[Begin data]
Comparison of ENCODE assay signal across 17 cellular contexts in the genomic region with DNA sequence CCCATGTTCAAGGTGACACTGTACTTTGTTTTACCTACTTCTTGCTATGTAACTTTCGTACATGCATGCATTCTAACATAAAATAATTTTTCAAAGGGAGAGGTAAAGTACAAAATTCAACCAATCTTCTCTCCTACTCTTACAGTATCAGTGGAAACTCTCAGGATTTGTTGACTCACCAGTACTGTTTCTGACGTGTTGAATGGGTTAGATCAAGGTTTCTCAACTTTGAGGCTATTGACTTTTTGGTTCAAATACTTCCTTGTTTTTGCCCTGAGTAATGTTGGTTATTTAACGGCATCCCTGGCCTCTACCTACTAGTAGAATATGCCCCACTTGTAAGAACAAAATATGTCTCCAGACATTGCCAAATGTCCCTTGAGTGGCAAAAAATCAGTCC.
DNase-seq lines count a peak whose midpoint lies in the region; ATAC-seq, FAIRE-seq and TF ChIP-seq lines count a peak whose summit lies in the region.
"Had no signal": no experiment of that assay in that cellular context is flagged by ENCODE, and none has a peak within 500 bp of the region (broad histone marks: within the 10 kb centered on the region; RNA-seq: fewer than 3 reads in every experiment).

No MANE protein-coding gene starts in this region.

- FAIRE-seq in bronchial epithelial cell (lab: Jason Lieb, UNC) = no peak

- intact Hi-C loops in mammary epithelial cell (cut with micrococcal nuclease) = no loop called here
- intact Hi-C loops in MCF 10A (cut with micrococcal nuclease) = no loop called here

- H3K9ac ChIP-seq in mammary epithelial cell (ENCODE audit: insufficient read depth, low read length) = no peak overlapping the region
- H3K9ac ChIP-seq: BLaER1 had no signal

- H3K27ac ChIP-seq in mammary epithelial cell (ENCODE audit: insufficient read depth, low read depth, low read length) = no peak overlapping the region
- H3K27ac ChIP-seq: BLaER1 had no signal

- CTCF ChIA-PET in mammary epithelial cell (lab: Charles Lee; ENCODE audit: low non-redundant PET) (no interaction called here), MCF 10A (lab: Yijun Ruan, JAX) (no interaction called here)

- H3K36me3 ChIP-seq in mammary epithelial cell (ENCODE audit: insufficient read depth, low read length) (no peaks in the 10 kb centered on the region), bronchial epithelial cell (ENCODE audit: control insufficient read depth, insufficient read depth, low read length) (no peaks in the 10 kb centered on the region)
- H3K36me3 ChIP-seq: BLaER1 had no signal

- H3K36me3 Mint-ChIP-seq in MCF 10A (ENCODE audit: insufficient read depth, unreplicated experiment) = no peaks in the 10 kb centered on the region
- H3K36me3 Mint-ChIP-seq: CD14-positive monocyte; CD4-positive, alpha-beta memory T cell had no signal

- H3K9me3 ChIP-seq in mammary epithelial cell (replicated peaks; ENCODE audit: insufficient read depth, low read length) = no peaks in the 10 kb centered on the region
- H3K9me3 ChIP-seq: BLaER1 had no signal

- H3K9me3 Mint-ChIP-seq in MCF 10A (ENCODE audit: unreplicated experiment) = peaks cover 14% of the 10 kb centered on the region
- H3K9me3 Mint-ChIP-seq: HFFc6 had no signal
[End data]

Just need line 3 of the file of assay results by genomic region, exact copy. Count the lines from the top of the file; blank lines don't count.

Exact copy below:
"Had no signal": no experiment of that assay in that cellular context is flagged by ENCODE, and none has a peak within 500 bp of the region (broad histone marks: within the 10 kb centered on the region; RNA-seq: fewer than 3 reads in every experiment).